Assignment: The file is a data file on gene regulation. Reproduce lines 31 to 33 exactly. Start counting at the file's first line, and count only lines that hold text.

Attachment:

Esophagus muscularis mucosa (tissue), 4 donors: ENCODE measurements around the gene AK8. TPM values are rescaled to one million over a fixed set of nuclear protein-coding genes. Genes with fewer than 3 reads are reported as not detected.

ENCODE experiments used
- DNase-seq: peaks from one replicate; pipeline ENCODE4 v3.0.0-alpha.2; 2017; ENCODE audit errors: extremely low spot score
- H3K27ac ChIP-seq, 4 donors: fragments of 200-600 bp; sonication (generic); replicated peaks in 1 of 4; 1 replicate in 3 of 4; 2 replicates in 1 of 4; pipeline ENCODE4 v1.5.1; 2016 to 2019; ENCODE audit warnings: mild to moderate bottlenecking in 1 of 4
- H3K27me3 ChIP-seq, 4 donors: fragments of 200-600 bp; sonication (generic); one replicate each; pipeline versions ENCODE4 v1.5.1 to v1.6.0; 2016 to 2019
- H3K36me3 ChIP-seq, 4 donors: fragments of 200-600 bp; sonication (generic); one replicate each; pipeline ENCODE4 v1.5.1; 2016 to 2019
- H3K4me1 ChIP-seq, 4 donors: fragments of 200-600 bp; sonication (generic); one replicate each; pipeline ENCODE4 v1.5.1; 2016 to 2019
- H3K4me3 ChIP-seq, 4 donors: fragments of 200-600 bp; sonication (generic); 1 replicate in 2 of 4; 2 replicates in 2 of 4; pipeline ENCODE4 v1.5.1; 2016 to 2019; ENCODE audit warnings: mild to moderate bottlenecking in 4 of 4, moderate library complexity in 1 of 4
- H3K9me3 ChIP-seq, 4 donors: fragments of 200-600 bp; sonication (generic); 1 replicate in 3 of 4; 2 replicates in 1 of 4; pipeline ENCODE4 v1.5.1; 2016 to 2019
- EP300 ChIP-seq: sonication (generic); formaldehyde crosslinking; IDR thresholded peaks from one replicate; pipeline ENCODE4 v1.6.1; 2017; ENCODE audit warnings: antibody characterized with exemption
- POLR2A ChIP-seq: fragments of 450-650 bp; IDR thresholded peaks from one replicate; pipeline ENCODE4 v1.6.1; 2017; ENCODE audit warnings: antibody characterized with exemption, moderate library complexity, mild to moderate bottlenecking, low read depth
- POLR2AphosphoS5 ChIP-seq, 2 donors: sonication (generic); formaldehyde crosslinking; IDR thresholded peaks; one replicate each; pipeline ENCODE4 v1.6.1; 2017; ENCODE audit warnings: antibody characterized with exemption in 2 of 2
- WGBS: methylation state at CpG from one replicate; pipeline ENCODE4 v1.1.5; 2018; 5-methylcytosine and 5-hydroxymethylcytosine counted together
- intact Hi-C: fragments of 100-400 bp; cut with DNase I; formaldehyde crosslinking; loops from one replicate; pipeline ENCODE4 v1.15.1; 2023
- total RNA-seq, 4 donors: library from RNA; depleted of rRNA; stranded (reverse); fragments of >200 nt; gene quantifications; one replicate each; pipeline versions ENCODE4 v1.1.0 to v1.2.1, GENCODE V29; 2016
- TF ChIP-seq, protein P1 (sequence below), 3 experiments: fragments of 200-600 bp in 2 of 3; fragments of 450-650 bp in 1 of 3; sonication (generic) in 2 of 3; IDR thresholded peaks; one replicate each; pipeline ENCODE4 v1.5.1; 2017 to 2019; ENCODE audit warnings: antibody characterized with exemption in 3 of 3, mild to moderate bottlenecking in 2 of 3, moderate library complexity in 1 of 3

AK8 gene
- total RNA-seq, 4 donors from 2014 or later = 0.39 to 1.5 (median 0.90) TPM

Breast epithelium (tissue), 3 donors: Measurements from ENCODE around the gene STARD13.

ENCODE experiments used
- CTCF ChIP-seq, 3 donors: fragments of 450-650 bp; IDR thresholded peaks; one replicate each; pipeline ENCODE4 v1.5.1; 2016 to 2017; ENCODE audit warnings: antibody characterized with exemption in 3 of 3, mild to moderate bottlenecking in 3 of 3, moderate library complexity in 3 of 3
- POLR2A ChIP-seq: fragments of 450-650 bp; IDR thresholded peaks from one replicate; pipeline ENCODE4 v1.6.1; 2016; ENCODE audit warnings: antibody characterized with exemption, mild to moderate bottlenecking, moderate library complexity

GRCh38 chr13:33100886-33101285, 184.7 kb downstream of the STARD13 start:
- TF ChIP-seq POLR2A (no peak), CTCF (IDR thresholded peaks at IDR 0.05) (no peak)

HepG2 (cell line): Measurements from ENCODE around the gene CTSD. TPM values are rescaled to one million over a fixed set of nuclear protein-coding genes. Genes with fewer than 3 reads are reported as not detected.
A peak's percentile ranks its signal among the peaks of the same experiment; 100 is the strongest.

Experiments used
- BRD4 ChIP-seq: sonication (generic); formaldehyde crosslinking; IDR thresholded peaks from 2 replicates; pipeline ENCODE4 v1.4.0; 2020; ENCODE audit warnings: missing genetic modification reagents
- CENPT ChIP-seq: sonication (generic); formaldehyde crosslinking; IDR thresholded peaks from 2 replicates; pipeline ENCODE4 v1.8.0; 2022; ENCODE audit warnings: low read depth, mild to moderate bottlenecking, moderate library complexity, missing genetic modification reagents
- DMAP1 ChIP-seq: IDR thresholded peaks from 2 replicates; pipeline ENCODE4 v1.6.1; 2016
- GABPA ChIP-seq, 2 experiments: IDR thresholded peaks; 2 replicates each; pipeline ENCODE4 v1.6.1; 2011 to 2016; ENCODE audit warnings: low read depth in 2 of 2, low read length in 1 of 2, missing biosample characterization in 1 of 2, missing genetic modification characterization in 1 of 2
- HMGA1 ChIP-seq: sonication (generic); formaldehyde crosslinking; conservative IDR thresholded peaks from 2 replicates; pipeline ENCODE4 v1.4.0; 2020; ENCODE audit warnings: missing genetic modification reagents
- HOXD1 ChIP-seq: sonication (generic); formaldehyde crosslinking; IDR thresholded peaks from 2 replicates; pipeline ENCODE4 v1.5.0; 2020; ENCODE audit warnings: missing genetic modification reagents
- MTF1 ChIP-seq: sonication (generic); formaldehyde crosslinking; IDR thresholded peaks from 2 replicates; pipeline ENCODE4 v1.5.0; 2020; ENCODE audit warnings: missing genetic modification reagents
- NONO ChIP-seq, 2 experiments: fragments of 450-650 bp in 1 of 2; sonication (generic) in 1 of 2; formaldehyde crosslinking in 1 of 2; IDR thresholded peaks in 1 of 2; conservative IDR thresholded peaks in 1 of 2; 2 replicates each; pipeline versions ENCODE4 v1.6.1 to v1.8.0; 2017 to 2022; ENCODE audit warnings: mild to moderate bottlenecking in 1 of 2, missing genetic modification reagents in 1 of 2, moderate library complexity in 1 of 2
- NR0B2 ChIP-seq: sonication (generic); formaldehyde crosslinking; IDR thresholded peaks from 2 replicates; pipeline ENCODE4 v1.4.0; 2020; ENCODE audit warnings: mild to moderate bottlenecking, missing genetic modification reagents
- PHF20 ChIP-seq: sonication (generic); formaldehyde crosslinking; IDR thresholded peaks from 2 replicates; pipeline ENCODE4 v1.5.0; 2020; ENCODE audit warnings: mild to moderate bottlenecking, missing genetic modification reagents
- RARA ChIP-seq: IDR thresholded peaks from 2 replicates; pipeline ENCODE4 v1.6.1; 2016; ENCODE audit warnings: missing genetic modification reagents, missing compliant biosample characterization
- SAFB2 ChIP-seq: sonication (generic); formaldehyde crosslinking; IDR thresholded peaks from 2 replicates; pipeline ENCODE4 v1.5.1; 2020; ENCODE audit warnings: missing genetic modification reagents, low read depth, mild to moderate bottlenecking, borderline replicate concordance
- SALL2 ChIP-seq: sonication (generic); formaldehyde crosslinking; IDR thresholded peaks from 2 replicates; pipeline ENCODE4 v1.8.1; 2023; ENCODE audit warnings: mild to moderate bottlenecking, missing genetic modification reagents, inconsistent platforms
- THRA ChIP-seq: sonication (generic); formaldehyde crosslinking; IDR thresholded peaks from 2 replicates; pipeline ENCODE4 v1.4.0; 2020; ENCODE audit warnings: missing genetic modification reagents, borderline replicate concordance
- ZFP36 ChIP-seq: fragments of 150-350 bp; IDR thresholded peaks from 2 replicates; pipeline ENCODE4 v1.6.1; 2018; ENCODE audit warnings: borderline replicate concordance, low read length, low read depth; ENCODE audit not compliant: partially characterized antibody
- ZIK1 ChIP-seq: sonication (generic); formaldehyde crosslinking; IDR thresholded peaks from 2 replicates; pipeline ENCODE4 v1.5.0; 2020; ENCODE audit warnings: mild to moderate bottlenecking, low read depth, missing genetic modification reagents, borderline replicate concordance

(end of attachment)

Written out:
- GABPA ChIP-seq, 2 experiments: IDR thresholded peaks; 2 replicates each; pipeline ENCODE4 v1.6.1; 2011 to 2016; ENCODE audit warnings: low read depth in 2 of 2, low read length in 1 of 2, missing biosample characterization in 1 of 2, missing genetic modification characterization in 1 of 2
- HMGA1 ChIP-seq: sonication (generic); formaldehyde crosslinking; conservative IDR thresholded peaks from 2 replicates; pipeline ENCODE4 v1.4.0; 2020; ENCODE audit warnings: missing genetic modification reagents
- HOXD1 ChIP-seq: sonication (generic); formaldehyde crosslinking; IDR thresholded peaks from 2 replicates; pipeline ENCODE4 v1.5.0; 2020; ENCODE audit warnings: missing genetic modification reagents